We plan to pursue our studies of platelet receptors and of the mechanism of platelet activation by several approaches - some developed in this laboratory as part of our earlier investigations. By using fully biologically active photoreactive derivatives of thrombin and of active site blocked thrombin (TLCK-thrombin), high intensity light, and short (30-60sec.) incubation times, we have identified one high and two low affinity thrombin receptors. With multiply (rather than singly) derivatized thrombins having photoreactive groups at different spatial locations, light-induced covalent binding is to several platelet membrane proteins, implying that the receptor may be an assembly of such proteins. This will be investigated as will their size, composition, and apparent function. Threshold amounts of non-activating TLCK-thrombin evoke an enhanced subsequent response to yieldthrombin -i.e. faster depolarization and serotonin secretion, and a net increase in the number of bound sites. Since the time period involved is very short and equilibrium is neither desired nor attained, this up-regulation may correspond either to a net increase in the number of accessible binding sites or to an increase in the rate of binding to an unaltered number of these sites. We hope to resolve this question. We shall also continue our investigations of the transduction process. We have demonstrated a thrombin-induced rapid increase in intraplatelet Na+ and pH. Now the effect of these cation gradient changes on the internal mobilization of Ca++, the activation of the metabolic system, and the movement of granules to the plasma membrane must be studied. We have already determined that lysosomal granule release is a later event (starts only 30-60 sec. after exposure to thrombin) under K+ gradient control. The role of these monovalent and divalent cations needs to be explored further, a study we plan to undertake using clean isolated plasma membrane vesicles or granules prepared by cavitation using a modification of our successful neutrophil procedure. We also plan to continue our interest in the reported multiple stimulatability of platelets. The fluorescence activated cell sorter will be useful in all these studies as it can separate platelets according to membrane potential, to internal pH, to relative number of covalently bound receptors, and to extent of granule retention as well as to size. These investigations should help to clarify the complex platelet stimulus response.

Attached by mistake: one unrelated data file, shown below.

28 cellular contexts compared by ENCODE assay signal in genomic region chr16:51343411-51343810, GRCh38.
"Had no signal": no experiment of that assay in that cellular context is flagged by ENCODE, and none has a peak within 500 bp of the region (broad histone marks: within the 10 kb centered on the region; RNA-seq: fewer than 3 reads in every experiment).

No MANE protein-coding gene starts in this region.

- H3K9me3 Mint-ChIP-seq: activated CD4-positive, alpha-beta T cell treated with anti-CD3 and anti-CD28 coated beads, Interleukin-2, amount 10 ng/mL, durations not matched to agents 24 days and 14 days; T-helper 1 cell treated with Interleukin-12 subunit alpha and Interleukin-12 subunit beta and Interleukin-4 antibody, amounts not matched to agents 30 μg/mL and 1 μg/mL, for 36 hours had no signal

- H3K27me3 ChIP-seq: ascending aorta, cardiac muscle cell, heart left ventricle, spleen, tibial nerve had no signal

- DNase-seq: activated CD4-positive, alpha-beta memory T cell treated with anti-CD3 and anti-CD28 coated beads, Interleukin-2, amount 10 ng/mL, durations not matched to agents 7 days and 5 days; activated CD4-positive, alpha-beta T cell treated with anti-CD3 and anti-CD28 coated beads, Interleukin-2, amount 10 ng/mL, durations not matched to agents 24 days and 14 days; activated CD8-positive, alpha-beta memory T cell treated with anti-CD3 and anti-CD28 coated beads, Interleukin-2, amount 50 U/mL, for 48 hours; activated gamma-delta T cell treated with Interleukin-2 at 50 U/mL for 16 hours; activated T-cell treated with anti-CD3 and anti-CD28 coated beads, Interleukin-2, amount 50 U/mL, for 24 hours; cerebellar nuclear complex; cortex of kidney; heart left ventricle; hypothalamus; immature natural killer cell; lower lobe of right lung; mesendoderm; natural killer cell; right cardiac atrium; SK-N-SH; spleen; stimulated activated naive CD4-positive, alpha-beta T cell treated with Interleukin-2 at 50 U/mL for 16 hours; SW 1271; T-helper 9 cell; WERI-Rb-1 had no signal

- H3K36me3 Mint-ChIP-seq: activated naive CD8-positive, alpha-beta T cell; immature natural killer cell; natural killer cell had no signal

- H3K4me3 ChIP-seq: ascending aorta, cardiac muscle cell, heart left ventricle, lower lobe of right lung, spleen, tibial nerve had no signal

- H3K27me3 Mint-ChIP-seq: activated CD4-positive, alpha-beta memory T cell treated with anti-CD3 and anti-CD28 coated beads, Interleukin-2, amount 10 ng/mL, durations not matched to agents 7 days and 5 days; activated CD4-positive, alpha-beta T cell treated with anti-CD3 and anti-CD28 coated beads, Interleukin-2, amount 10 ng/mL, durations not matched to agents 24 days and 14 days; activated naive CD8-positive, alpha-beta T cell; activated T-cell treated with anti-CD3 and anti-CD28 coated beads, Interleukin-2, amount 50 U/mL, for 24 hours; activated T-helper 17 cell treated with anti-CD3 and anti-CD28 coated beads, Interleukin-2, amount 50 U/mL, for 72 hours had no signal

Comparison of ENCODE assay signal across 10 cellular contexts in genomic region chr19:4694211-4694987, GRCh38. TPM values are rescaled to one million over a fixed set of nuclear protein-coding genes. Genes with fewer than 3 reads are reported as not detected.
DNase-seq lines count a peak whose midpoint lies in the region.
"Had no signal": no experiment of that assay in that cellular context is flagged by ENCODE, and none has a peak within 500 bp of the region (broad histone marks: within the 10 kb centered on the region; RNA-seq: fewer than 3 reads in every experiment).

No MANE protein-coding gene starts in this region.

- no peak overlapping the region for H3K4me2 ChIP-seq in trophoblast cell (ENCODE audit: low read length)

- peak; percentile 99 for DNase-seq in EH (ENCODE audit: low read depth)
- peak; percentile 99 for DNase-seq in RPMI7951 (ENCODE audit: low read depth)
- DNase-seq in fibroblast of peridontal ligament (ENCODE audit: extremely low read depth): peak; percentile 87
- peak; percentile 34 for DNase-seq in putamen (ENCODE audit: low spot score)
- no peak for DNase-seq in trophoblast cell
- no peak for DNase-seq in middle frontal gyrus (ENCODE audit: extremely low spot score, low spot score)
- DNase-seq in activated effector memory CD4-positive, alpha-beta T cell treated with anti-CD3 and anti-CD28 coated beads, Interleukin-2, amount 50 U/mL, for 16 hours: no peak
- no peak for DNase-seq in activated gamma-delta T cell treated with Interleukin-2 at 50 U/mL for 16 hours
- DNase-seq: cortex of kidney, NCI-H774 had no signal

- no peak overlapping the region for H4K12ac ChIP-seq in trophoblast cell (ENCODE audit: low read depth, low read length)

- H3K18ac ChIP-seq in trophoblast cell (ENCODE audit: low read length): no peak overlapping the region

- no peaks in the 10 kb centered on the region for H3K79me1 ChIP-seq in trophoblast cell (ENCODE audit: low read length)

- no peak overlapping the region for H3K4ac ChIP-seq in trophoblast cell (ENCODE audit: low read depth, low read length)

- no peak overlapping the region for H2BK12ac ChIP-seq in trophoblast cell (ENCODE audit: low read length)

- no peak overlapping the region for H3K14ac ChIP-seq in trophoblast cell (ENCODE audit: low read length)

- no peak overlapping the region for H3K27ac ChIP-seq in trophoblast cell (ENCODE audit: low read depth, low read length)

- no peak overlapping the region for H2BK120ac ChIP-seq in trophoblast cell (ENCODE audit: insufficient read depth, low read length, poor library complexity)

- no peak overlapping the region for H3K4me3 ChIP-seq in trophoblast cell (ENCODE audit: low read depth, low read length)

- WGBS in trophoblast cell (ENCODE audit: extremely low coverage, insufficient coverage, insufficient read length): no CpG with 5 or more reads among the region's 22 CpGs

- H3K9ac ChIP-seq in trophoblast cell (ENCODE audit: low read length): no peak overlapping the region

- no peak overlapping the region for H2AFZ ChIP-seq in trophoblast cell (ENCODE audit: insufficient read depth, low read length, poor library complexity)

National Institute of Health (NIH)
National Heart, Lung, and Blood Institute (NHLBI)
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Hematology Subcommittee 2 (HEM)
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Boston University
Schools of Medicine
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